Day 17: Just the medical stuff

Vitamins, KLT, chlorophyll drops, HiFU on one kidney tumour (42 minutes set at 650 watts).


Day 17: Bananarama (Monday 14 November)

My friend from NYC, John Frederick, said today “be practical, expect miracles.” I’m running with that John!

Today Bronwen quoted Dr Seuss online. Bronwen, I’m copying it too:

“Be who you are and say what you feel, because those who mind don’t matter and those who matter don’t mind.” And I always thought Dr Seuss was just all about green eggs and ham!!

Just half a banana

This morning got off to a fairly riotous start when Tonya called me from Colorado. It is fair to say that she made me “laugh out loud” more than once. Tonya isn’t the warm and fuzzy type (which is probably why we get along so well) and we talked about a range of day to day topics and bemoaned a few things which I can’t disclose here. Didn’t bother with the cancer talk; too much other stuff to chew over.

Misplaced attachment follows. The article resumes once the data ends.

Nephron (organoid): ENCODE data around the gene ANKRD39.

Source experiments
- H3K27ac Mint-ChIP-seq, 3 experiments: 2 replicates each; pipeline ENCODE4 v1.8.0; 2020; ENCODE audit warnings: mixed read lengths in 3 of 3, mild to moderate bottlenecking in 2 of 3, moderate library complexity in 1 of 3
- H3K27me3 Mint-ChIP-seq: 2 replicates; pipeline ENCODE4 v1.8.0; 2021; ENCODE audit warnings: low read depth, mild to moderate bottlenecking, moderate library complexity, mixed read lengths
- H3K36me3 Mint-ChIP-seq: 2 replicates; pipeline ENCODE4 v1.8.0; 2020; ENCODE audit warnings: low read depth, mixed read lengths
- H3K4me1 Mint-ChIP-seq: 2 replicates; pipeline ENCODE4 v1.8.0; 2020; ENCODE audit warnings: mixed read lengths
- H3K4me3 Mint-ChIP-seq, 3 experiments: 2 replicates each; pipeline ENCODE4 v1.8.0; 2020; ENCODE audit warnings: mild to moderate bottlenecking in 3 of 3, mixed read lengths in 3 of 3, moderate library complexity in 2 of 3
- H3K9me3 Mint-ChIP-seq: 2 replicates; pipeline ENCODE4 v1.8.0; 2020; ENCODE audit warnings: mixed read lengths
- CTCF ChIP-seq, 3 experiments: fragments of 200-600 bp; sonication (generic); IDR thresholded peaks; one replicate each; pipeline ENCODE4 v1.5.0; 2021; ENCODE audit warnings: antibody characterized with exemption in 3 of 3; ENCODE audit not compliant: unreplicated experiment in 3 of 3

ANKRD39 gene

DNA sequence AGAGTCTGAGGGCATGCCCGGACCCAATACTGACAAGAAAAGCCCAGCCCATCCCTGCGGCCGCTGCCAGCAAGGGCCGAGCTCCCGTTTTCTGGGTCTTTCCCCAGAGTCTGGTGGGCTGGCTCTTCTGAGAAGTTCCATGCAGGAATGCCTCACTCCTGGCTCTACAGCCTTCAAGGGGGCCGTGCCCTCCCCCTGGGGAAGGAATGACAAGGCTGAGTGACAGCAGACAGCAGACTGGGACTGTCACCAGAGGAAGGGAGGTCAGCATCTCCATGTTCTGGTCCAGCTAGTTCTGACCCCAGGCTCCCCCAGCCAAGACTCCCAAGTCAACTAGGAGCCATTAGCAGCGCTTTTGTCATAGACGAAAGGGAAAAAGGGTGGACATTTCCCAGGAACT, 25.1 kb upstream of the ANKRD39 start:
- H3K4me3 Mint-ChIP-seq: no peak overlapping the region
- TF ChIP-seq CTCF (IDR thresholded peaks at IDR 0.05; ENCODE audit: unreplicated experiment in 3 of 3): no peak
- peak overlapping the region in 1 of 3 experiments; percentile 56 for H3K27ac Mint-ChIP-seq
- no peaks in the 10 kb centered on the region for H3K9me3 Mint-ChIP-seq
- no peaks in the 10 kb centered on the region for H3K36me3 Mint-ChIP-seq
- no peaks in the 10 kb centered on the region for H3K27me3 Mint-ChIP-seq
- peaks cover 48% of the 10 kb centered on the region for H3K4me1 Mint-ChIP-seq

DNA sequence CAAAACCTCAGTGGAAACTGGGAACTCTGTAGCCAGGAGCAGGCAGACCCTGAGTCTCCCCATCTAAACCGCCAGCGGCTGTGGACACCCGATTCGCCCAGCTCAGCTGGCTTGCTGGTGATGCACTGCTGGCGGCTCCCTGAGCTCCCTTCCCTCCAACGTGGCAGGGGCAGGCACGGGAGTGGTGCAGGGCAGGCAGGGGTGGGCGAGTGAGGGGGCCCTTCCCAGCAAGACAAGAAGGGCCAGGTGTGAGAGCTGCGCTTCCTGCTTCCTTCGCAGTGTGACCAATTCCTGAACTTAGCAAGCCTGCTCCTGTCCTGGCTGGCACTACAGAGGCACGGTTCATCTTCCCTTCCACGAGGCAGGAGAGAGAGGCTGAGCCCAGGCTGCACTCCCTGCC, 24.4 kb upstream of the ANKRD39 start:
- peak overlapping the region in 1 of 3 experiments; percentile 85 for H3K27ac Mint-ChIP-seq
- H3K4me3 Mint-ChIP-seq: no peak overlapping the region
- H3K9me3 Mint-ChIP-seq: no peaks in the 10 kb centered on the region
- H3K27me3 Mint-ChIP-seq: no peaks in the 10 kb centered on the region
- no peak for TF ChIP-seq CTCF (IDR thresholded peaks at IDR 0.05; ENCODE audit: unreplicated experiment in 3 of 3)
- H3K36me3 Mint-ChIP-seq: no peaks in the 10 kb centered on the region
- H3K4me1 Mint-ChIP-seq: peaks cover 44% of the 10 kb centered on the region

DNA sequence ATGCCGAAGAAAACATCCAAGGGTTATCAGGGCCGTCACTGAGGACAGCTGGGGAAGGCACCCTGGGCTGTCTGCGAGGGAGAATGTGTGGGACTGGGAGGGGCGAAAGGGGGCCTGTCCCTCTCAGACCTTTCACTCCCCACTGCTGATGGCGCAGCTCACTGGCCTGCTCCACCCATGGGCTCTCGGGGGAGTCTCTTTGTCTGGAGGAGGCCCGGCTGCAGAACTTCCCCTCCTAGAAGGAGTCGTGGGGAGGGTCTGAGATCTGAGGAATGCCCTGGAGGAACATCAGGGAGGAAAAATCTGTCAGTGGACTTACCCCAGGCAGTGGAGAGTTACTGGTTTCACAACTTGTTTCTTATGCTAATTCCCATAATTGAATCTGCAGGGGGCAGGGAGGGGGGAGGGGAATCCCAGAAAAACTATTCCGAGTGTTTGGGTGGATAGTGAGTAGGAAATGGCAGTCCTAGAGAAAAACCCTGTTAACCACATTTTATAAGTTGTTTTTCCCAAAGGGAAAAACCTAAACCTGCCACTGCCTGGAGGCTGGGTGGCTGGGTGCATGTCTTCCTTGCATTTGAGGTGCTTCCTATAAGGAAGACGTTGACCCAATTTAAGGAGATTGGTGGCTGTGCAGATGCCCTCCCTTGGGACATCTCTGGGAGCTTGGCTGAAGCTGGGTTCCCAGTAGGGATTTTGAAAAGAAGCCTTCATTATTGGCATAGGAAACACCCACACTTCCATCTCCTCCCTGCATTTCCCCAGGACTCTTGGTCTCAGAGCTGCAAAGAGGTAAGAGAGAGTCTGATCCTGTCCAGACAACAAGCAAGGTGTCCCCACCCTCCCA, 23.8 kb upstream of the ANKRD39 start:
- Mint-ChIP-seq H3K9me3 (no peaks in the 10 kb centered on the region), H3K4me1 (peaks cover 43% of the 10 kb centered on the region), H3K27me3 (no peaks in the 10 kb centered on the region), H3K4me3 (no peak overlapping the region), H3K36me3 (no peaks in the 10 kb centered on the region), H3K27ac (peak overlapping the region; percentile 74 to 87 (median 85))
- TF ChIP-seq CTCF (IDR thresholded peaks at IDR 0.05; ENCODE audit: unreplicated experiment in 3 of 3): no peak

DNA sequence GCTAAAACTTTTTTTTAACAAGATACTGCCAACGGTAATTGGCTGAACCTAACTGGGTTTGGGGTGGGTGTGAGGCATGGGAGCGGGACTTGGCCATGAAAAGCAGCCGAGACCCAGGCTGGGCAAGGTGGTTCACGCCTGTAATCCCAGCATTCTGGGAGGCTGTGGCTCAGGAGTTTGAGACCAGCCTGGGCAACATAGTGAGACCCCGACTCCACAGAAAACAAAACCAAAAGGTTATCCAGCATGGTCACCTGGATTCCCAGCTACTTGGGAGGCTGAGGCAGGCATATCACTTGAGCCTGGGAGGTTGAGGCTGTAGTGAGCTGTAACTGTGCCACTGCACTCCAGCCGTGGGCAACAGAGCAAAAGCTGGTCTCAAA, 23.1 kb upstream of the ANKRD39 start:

Anyway, Tonya couldn’t miss the opportunity to jump on the banana bandwagon given how many bananas people are trying to feed me here to try and stop me from crying. She asked me if I’d actually finished any of the bananas that I’d been given here. What?? Then she *gently* reminded me about my bad habit of starting a banana, eating half, leaving the other half around for later but then never coming back to it. Hehehehe. Maybe not my best trait, but definitely not my worst! I haven’t left any half eaten bananas around but I have been making sure that when I pick out my own bananas at the supermarket I choose the smallest ones to give me the greatest chance of finishing one.

HiFU – first treatment day